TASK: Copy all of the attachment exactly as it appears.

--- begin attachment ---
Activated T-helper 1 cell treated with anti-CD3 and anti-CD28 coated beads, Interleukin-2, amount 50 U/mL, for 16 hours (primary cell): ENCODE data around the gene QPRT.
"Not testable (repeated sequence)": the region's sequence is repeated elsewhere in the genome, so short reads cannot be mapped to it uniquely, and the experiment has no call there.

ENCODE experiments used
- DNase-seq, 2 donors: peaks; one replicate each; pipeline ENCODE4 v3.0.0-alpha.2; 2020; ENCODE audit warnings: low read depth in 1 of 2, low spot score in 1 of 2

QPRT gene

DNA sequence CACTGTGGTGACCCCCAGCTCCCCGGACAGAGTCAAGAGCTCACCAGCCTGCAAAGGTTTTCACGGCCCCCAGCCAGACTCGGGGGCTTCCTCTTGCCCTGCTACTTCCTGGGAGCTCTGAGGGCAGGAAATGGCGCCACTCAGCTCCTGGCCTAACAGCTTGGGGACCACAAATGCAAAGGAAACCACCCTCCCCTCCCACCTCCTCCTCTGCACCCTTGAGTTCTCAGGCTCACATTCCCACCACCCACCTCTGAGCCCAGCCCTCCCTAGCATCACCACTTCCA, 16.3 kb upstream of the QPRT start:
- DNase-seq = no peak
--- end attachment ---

Activated T-helper 1 cell treated with anti-CD3 and anti-CD28 coated beads, Interleukin-2, amount 50 U/mL, for 16 hours (primary cell): ENCODE data around the gene QPRT.
"Not testable (repeated sequence)": the region's sequence is repeated elsewhere in the genome, so short reads cannot be mapped to it uniquely, and the experiment has no call there.

ENCODE experiments used
- DNase-seq, 2 donors: peaks; one replicate each; pipeline ENCODE4 v3.0.0-alpha.2; 2020; ENCODE audit warnings: low read depth in 1 of 2, low spot score in 1 of 2

QPRT gene

DNA sequence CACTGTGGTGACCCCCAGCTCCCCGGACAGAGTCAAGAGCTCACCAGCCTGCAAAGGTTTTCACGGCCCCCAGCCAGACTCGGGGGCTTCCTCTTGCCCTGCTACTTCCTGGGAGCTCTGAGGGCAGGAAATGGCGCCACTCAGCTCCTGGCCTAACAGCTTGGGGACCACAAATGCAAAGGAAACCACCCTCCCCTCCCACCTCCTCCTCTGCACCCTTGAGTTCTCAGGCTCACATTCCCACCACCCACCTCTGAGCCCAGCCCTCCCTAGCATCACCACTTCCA, 16.3 kb upstream of the QPRT start:
- DNase-seq = no peak